Nine tips to combat the college funding conundrum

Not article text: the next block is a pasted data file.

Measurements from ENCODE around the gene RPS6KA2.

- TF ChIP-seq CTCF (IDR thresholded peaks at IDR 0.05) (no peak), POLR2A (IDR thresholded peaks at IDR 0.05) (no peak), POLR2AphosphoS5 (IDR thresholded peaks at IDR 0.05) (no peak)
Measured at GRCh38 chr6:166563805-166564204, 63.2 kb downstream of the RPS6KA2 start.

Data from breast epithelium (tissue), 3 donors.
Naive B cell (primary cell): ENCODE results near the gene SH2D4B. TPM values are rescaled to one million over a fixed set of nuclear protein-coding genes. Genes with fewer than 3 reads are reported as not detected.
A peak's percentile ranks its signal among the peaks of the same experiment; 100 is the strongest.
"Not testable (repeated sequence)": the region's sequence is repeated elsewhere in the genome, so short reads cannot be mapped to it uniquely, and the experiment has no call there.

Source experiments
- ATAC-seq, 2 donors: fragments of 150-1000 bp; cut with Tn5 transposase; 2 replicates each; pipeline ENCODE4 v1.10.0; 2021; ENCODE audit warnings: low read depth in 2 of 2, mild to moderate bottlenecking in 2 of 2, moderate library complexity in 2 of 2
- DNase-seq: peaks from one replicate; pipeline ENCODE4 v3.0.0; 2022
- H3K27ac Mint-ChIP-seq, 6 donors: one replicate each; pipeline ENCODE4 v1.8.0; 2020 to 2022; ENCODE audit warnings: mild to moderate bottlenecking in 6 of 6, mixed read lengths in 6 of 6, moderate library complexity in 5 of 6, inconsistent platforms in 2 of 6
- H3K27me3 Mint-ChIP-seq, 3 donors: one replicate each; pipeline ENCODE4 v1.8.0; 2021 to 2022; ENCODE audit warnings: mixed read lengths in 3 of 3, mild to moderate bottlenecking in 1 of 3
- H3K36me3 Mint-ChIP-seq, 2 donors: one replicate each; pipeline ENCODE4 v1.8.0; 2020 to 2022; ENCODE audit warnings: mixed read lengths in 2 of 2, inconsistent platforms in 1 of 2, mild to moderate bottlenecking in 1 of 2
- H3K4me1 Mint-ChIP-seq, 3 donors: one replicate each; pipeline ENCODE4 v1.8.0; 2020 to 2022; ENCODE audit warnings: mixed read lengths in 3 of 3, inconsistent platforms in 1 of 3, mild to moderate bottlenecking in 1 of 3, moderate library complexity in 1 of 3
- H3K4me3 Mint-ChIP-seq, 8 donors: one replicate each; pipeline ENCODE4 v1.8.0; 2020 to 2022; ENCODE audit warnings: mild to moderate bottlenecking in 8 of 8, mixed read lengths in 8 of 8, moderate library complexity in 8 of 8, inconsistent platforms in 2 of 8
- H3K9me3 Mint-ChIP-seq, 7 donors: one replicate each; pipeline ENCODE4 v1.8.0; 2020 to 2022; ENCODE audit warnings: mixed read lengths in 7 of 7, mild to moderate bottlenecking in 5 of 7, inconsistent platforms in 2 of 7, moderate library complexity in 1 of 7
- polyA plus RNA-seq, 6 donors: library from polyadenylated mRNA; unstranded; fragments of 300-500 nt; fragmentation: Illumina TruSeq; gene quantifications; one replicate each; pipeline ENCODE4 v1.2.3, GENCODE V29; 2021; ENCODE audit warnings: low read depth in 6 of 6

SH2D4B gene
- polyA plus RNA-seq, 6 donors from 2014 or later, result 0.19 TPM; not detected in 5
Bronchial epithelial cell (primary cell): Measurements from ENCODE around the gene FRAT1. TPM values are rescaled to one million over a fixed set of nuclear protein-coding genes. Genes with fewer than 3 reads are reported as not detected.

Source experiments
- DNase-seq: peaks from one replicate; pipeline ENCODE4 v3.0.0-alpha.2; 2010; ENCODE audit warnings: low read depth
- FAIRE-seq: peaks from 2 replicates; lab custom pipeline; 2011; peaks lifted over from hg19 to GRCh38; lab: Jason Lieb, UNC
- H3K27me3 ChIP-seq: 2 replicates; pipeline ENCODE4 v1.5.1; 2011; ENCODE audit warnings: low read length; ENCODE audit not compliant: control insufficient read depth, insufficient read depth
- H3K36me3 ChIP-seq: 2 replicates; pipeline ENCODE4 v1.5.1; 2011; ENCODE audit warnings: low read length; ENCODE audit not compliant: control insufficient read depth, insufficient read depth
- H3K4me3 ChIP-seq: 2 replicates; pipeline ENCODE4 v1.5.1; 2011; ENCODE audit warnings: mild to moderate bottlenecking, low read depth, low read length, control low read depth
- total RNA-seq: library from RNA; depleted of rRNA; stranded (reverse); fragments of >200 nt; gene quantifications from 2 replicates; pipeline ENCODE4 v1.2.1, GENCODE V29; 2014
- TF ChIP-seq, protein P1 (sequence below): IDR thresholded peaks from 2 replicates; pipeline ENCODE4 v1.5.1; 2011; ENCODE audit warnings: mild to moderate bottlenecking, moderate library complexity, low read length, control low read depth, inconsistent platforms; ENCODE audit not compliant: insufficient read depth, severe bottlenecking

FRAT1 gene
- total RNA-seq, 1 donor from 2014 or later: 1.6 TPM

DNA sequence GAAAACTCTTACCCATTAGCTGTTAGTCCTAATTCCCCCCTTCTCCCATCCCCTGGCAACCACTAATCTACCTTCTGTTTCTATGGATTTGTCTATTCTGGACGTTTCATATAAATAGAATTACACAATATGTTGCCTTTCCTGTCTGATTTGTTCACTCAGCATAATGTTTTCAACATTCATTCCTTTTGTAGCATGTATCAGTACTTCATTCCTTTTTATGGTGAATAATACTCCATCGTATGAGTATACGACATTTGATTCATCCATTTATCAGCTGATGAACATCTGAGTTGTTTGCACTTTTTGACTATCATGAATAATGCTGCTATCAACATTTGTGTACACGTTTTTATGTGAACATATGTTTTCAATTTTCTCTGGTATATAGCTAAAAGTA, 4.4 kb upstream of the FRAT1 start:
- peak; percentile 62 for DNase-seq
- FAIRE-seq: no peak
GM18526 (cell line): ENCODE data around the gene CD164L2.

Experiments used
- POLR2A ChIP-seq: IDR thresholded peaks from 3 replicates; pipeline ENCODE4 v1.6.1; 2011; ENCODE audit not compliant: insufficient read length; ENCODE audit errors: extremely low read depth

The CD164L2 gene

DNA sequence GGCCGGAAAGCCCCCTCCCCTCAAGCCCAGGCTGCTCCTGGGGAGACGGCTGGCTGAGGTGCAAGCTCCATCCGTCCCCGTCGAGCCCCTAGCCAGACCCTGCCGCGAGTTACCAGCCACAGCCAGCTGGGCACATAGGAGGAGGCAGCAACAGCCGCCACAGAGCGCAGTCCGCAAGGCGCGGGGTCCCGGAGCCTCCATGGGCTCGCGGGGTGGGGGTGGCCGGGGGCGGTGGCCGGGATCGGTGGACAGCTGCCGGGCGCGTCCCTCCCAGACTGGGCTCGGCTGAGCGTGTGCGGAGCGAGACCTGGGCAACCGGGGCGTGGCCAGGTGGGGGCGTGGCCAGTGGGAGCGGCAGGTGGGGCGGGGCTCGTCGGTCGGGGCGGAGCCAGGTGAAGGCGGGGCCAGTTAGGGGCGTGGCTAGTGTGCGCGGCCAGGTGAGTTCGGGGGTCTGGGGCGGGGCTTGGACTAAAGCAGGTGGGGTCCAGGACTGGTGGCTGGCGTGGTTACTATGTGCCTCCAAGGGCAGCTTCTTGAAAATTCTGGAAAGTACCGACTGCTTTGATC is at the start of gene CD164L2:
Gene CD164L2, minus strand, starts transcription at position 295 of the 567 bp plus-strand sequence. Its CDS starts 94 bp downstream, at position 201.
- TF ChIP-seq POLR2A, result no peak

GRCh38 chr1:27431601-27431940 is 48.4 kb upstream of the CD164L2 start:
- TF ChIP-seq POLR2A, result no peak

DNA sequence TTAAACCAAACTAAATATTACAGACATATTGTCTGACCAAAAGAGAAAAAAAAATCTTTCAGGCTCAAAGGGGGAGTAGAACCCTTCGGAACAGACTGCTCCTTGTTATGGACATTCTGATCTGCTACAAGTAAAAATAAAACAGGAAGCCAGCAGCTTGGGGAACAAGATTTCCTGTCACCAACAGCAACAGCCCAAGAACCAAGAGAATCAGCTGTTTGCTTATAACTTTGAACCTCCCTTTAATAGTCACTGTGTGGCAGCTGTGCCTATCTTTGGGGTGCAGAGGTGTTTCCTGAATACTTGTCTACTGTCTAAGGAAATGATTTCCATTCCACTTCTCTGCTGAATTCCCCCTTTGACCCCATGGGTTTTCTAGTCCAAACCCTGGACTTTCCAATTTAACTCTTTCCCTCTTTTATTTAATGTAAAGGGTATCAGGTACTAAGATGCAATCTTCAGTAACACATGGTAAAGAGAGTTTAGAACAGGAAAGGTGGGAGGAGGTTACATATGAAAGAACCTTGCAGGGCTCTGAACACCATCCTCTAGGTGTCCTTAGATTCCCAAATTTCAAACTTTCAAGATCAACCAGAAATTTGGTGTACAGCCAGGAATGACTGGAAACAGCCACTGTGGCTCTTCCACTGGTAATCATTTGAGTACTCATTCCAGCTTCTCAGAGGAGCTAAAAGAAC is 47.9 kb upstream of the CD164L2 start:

Escalating tuition, room, board and text book costs combined with a challenging job market have led to a college funding conundrum for many middle class Americans. How do parents who are still paying off their own student loans set aside enough money to pay for their children to attend college? Are we setting up an educational system that encourages infinite debt? The exponential increase in costs associated with earning a higher degree certainly suggests that possibility. Consider recent Bureau of Labor statistics that say college textbook prices have risen over three times the rate of inflation from January 1977 to June 2015, a 1,041 percent increase. According to the National Center for Education Statistics, the average cost of tuition, room and board have risen from $3,877 in 1983 to $34,841 in 2014. As colleges and universities across the country scramble to come up with scholarship money to cover tuition costs that have risen, presumably due to an increasing need to provide scholarships because education prices have grown out of control, middle class Americans are left swirling in that ironic vortex. How, then, can parents today help students pay for a college education? With more than 30 years of experience in college funding, we offer these nine options: Invest in a college savings plan, but know that not all are created equally. It is possible, for instance, to max out your state 529 plan and still not have enough to cover the cost of in-state tuition. Talk to your financial advisor before you invest in any college savings plan to make sure it’s right for you. Set up a Roth IRA account for your student if he or she has wages or self-employment income reported to the IRS. Roths are not included as an asset when you fill out your FAFSA, so it won’t increase your expected family contribution. Apply for grants and scholarships. Take time to ferret out all of… | Read More »